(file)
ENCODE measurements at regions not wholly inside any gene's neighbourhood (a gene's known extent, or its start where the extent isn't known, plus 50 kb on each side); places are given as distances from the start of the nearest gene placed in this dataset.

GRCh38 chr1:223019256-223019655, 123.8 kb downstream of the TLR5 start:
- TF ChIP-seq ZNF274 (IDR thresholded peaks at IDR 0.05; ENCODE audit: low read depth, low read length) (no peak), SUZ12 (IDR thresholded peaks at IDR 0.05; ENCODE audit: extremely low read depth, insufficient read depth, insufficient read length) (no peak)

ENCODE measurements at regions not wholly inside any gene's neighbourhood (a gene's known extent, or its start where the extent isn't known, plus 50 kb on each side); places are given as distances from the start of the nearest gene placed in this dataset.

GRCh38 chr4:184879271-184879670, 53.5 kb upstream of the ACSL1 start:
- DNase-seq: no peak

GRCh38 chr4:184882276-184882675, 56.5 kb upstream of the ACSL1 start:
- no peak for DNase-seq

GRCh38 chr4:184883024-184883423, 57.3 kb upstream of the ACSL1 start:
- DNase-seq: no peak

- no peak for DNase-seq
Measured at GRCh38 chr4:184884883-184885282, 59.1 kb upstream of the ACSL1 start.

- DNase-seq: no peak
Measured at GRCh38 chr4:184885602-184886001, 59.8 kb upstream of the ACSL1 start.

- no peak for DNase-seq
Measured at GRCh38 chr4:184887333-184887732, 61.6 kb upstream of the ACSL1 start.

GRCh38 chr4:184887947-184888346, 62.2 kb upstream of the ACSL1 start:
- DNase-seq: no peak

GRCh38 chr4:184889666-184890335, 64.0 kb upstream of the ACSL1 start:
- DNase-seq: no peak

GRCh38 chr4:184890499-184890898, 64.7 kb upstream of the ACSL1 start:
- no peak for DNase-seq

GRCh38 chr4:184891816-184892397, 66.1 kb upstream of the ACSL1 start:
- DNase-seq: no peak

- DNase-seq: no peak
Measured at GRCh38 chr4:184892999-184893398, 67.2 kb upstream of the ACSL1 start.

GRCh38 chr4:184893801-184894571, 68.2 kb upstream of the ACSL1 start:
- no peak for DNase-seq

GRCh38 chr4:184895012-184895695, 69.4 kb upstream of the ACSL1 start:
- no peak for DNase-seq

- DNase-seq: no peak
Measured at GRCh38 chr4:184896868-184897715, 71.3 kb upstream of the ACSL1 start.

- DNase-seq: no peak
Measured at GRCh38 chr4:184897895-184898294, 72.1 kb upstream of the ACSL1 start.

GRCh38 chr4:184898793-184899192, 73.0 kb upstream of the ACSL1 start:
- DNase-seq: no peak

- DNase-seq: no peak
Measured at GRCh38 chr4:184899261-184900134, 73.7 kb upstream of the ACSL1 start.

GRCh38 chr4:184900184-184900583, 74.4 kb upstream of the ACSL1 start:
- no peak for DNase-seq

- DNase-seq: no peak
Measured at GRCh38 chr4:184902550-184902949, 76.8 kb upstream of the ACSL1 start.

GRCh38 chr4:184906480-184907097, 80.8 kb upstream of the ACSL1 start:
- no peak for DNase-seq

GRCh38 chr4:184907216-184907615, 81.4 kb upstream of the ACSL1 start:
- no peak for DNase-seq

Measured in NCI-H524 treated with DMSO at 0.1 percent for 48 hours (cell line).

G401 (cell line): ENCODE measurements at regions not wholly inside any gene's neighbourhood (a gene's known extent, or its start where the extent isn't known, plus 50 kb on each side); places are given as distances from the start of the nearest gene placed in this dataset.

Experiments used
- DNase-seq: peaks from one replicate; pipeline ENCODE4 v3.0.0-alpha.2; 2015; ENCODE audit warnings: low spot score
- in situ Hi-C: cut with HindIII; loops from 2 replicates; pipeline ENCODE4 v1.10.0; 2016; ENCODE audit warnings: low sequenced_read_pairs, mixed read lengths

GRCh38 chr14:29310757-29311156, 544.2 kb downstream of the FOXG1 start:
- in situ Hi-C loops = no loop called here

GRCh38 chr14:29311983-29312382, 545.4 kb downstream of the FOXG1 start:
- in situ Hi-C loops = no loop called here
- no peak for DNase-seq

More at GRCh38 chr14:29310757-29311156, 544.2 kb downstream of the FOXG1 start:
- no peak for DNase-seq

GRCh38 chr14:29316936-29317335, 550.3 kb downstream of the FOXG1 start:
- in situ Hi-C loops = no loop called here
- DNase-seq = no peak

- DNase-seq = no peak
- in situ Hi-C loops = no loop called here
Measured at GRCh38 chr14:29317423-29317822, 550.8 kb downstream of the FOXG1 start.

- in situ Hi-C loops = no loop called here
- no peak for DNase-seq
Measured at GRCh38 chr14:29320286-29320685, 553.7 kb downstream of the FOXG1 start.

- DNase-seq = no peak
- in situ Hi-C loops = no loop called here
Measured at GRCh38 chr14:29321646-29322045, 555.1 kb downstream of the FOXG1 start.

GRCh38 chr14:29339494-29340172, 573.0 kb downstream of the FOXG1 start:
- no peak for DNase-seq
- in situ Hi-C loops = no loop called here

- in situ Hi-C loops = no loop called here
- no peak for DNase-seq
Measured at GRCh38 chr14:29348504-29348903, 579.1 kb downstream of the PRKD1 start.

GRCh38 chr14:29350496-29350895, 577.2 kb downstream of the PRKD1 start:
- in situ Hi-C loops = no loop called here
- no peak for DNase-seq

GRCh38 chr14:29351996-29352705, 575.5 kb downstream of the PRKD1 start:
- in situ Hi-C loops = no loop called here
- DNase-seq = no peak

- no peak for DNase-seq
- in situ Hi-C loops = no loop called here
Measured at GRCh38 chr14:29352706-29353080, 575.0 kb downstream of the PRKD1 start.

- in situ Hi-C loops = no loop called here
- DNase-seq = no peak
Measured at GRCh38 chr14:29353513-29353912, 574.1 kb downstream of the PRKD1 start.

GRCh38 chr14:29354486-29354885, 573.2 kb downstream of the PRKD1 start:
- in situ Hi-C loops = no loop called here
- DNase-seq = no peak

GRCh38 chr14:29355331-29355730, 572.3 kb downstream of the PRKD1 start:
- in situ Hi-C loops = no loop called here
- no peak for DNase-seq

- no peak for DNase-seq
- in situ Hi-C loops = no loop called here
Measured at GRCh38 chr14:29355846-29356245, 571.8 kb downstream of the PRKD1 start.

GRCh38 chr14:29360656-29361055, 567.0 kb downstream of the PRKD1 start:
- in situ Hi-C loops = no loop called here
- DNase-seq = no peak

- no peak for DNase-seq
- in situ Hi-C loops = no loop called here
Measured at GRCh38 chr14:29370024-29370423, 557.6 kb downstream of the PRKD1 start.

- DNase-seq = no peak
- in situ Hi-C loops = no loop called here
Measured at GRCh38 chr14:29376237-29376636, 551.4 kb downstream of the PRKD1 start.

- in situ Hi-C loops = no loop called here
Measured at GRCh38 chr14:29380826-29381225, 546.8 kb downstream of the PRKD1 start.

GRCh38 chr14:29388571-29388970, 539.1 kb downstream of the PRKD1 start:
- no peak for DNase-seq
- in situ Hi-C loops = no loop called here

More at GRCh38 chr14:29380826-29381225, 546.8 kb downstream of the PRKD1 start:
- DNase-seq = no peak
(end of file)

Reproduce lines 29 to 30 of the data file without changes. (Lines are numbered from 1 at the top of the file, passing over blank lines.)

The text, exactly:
GRCh38 chr4:184895012-184895695, 69.4 kb upstream of the ACSL1 start:
- no peak for DNase-seq